Honey is one of nature's oldest and most treasured sweeteners used in a wide variety of food preparation including BBQ.

Burleson’s Honey is proud to sponsor the award-winning Meat Church BBQ Competition Team. Led by Meat Church BBQ owner and pitmaster Matt Pittman, the team travels throughout Texas and the country to reach new culinary heights in the world of competitive barbequing.

Matt says Burleson’s Honey is a key ingredient for his award-winning recipes: “Since partnering with Burleson’s Honey last summer, we’ve elevated our ribs and chicken with an even greater concentration of honey to sauce in several steps of our grilling and smoking process. Both the clover and orange honeys have worked particularly well, and tasters just love them!”

The results have been impressive: With a Grand Champion showing at Springtown, Texas’s Wild West Festival, placing first in both ribs and chicken, the team qualified for the prestigious 2015 American Royal World Series of BBQ in Kansas City next October. Here we come, K.C.!

BBQ Tips from the Master

Traveling the roads to weekend festivals and cook-offs stokes his competitive juices and allows Matt to explore his creative side with bold new recipes and flavor profiles. But when it comes to ramping up the flavor of your own grilled and smoked meats, Matt says you don’t have to be a seasoned grillmaster to get great results. Here, three tried and true tips to ramp up the flavor in your backyard:

  • Time is essential. Good barbeque isn’t born, it’s made. If you want to develop the best flavor, you can’t cut corners on time. Says Matt: You might be tempted to skips a few steps to speed up the process, but if you allow the proper amount of time for flavors to develop, you won’t be sorry.”
  • Marinade or rub? Both, and use plenty! Matt’s partial to his Meat Church rubs, of course, but you can use your own rub or ask your butcher to recommend one. Many backyard grillers are guilty of under-seasoning meat, but salt is an essential catalyst that allows other flavors to fully develop. And there’s just no substitute for allowing the meat to absorb the deep and rich flavors of rubs, marinades and sauces.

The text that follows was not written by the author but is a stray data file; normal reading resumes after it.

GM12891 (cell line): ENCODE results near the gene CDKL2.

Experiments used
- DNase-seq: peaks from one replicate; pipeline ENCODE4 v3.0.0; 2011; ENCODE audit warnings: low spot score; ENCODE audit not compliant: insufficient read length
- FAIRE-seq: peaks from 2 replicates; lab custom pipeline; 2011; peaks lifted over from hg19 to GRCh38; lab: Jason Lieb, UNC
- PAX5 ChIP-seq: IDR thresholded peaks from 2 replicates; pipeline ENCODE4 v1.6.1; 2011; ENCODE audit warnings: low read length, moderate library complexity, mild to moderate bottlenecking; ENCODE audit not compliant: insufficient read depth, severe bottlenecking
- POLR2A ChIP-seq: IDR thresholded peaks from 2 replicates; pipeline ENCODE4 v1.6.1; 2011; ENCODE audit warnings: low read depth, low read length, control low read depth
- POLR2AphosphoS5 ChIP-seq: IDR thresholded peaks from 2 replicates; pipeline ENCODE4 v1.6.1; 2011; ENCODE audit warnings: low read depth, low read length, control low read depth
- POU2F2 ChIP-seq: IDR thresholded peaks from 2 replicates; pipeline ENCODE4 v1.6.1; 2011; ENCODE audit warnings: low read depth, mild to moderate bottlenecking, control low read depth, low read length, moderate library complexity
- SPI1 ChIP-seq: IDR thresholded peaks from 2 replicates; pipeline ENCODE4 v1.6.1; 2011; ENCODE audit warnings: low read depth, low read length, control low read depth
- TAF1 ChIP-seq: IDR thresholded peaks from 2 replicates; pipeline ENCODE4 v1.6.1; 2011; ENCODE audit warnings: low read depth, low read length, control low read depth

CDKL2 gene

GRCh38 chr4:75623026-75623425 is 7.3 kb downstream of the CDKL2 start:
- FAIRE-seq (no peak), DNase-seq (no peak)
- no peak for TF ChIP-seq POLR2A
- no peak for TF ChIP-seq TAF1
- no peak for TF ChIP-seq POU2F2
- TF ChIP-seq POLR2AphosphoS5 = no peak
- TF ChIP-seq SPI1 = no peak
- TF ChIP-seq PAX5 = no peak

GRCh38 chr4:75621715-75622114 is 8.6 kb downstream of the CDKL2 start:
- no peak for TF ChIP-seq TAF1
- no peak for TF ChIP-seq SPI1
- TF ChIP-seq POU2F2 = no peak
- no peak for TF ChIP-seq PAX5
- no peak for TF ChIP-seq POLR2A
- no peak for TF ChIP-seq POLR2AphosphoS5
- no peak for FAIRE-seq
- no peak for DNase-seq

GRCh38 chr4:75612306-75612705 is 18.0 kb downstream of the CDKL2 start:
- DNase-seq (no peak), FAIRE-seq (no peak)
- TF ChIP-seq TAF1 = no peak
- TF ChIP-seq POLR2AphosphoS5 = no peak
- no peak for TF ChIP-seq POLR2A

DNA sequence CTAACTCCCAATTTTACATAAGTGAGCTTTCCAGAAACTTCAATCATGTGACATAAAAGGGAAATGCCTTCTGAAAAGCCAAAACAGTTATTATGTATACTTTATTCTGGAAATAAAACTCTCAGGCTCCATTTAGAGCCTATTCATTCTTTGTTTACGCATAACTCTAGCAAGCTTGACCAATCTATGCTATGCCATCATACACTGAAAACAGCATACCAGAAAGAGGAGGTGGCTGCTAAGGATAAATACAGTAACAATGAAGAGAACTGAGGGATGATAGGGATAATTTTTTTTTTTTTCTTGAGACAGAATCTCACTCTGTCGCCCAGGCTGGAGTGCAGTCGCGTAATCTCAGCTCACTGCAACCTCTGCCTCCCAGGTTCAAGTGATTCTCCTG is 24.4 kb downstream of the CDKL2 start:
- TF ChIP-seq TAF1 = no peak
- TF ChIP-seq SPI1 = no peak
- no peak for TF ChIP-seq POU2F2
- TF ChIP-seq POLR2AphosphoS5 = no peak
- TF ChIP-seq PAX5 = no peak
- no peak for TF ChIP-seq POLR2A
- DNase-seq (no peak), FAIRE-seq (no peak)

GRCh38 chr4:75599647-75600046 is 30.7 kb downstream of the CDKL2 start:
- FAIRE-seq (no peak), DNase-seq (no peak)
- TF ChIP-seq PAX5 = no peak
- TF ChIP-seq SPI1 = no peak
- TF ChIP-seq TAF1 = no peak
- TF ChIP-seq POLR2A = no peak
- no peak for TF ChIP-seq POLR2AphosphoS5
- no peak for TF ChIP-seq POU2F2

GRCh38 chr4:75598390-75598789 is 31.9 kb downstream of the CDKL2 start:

• Know how much and when to add the honey. “Every competition is a new day at school for me, and this is a lesson I’ve been perfecting over the last few months as I’ve experimented with different flavors and amounts of Burleson’s Honey,” Matt says. “I started using more honey, in more stages, and people started noticing right away.” To really ramp up the flavor, Matt recommends a glaze of equal parts honey and BBQ sauce, applied liberally in the final stages of cooking.

Try Matt's Honey Ribs

The following recipe uses Matt’s recommended “3-2-1” method, so named to indicate necessary cooking time in three stages:


  1. Pork ribs (Matt prefers St Louis cut)
  2. Meat Church's Honey Hog BBQ Rub + Honey Hog Hot BBQ Rub (substitute any pork rub at your own risk)
  3. 1 cup of apple juice for spritzing
  4. 1 bottle of squeeze butter
  5. 1 cup of brown sugar
  6. 1/3 cup of Burleson’s Honey
  7. 1 tablespoon of hot sauce (optional)
  8. Sauce if desired
  • Prepare your smoker at 250 degrees. Matt recommends hickory wood for this smoke.
  • Flip the ribs meat side down and remove the membrane off the back of the rack. This is easily accomplished by grabbing the membrane with a paper towel and pulling it off. Removing the membrane will allow the rub to penetrate into the meat more effectively.
  • Apply one heavy coat of Honey Hog BBQ rub.
  • Allow the rub to "soak in" for 15 mins.
  • Apply a coat of our Honey Hog Hot rub. Also allow that to sit for 15 mins.
  • Now that the ribs have sat for 30 mins total, flip them over and repeat the exact same process for the other side.
  • Place the ribs meat side up in the smoker. Spritz the ribs with apple juice every 45 minutes. Smoke for 3 hours or until you see a beautiful mahogany color.
  • Lay out 2 long pieces of aluminum foil. Create a bed of butter, brown sugar and honey on the foil.
  • Lay the ribs right smack in the middle of the sweet concoction. Depending on your preference you can do the same for both sides of the ribs.
  • Return the ribs to the smoker and continue to cook for another 2 hours.
  • Remove the ribs from the foil and continue to smoke for 1 final hour.
  • During this last phase you can apply a BBQ sauce or glaze if you like. It is only necessary to leave the sauce on long enough to "lock it in.” This should take approximately 20 mins.
  • Remove the ribs from the smoker and allow to sit for a few minutes. Then slice and eat!!
Go Texan